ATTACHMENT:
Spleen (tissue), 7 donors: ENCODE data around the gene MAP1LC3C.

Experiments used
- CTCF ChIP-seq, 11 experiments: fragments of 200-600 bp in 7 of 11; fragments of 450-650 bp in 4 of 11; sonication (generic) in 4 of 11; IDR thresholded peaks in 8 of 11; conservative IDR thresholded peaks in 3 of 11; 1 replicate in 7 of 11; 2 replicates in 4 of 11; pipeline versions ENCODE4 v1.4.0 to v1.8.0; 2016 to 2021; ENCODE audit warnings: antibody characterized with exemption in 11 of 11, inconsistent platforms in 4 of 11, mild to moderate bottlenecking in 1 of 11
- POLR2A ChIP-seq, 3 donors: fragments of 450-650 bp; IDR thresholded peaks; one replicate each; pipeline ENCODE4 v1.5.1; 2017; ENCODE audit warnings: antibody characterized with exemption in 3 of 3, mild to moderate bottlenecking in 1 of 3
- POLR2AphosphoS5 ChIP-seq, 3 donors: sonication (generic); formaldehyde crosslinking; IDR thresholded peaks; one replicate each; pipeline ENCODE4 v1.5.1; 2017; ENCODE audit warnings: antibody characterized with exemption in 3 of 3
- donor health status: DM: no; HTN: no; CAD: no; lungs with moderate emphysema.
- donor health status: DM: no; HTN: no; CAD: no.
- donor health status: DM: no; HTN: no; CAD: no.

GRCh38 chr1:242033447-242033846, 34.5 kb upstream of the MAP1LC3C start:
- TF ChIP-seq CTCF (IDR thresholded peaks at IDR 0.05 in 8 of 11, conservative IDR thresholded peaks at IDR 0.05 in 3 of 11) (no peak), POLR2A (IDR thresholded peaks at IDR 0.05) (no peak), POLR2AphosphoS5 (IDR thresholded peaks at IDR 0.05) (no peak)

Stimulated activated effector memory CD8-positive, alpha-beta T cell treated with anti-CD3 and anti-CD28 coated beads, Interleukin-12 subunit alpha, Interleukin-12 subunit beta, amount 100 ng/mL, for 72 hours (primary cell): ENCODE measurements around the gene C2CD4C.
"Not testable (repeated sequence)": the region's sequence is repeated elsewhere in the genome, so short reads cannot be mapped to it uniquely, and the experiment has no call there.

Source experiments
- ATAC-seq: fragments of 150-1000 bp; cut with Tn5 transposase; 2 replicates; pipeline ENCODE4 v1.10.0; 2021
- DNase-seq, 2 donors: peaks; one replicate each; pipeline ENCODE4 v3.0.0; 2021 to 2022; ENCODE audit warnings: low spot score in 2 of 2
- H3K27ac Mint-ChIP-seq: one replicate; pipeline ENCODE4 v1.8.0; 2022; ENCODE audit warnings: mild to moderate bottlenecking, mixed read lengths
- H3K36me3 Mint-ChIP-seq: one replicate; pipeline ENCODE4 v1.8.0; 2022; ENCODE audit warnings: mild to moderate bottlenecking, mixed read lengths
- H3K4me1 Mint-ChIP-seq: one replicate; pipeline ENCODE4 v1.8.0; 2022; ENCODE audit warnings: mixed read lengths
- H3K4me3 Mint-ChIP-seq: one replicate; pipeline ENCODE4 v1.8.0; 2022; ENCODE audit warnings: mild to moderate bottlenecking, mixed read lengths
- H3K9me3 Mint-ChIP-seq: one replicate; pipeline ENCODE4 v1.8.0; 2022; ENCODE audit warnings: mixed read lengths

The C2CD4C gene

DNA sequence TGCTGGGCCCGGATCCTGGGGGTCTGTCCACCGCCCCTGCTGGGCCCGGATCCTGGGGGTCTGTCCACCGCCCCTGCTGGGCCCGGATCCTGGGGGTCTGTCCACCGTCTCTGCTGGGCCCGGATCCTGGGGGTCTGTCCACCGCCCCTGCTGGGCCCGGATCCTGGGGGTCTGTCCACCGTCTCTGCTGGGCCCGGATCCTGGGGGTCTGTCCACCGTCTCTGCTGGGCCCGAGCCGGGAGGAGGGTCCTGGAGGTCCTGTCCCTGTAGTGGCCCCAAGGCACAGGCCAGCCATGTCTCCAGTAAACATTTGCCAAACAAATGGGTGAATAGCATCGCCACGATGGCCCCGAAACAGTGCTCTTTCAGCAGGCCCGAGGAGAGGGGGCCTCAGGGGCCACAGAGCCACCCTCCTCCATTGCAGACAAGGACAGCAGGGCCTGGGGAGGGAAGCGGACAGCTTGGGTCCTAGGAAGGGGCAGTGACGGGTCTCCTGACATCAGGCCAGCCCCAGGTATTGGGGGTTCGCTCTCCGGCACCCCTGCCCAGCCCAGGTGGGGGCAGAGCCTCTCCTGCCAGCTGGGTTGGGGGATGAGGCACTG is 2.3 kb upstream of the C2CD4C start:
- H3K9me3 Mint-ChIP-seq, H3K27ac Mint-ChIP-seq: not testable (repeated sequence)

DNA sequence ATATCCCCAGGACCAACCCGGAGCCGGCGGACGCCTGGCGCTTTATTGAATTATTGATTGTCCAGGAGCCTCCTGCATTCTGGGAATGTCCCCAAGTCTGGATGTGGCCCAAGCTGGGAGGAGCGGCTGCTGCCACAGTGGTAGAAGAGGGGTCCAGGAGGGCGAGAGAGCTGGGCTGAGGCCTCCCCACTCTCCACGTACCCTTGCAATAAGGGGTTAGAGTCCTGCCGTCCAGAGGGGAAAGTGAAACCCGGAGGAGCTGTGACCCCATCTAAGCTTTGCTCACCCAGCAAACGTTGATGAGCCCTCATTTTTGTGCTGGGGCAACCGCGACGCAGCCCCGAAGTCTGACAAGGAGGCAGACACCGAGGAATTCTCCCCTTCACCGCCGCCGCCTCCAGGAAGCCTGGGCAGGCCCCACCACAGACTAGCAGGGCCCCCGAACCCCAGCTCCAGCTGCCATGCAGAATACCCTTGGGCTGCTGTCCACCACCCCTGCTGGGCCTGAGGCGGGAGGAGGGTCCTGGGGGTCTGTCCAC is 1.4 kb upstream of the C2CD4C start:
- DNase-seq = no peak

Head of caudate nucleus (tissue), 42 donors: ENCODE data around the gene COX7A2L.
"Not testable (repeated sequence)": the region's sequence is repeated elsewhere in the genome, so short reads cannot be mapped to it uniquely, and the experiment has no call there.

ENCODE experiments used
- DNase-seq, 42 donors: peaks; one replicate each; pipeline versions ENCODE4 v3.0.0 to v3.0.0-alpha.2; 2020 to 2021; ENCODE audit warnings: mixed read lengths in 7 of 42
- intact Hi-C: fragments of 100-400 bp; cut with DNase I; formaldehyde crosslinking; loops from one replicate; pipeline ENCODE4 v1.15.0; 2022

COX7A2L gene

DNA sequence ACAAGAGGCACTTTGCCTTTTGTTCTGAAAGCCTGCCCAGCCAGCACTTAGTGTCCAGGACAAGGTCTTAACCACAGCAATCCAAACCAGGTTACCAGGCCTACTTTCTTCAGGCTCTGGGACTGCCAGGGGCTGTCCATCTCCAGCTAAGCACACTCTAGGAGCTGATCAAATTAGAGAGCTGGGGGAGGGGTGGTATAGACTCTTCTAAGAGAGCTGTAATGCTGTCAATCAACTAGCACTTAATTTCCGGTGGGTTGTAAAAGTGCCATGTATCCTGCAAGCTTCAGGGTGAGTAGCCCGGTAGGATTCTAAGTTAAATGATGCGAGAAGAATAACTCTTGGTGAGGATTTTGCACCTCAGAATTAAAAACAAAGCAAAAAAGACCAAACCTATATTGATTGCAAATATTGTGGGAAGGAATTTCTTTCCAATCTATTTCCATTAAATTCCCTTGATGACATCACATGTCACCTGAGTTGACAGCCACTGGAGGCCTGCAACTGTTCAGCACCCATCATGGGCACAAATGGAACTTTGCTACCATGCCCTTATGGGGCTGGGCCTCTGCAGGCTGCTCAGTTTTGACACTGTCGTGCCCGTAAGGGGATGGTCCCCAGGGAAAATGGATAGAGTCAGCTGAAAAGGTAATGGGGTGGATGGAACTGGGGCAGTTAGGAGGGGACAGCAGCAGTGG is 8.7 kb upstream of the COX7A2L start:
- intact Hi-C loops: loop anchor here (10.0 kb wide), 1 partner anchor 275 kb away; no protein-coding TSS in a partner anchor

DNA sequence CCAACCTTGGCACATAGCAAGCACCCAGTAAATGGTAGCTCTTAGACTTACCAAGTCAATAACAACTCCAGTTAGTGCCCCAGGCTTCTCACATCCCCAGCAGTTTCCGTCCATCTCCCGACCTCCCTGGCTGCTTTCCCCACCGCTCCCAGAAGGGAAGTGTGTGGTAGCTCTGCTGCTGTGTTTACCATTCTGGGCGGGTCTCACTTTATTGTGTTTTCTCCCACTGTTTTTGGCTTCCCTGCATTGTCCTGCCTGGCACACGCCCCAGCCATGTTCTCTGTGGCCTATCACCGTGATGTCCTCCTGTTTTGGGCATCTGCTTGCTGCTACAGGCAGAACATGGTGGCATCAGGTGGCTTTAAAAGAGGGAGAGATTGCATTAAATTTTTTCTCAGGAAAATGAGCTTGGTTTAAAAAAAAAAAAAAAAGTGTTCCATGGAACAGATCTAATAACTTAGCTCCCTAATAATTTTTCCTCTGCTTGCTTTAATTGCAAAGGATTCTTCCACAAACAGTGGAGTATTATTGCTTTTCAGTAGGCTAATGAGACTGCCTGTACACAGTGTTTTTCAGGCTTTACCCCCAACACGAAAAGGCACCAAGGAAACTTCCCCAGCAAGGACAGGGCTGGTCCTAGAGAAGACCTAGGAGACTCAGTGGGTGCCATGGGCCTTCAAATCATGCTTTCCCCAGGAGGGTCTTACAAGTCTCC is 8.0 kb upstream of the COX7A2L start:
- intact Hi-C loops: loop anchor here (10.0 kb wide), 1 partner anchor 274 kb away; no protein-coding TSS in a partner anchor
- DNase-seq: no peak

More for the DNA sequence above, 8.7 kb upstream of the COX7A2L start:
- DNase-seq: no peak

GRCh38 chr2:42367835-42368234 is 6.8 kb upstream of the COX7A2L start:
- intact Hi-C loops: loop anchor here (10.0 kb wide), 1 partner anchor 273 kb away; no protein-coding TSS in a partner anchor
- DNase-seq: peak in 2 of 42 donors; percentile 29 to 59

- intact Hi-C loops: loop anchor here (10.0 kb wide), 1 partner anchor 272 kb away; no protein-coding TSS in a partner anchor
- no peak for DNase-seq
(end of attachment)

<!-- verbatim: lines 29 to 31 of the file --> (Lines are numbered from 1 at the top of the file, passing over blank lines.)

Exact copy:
- DNase-seq, 42 donors: peaks; one replicate each; pipeline versions ENCODE4 v3.0.0 to v3.0.0-alpha.2; 2020 to 2021; ENCODE audit warnings: mixed read lengths in 7 of 42
- intact Hi-C: fragments of 100-400 bp; cut with DNase I; formaldehyde crosslinking; loops from one replicate; pipeline ENCODE4 v1.15.0; 2022

COX7A2L gene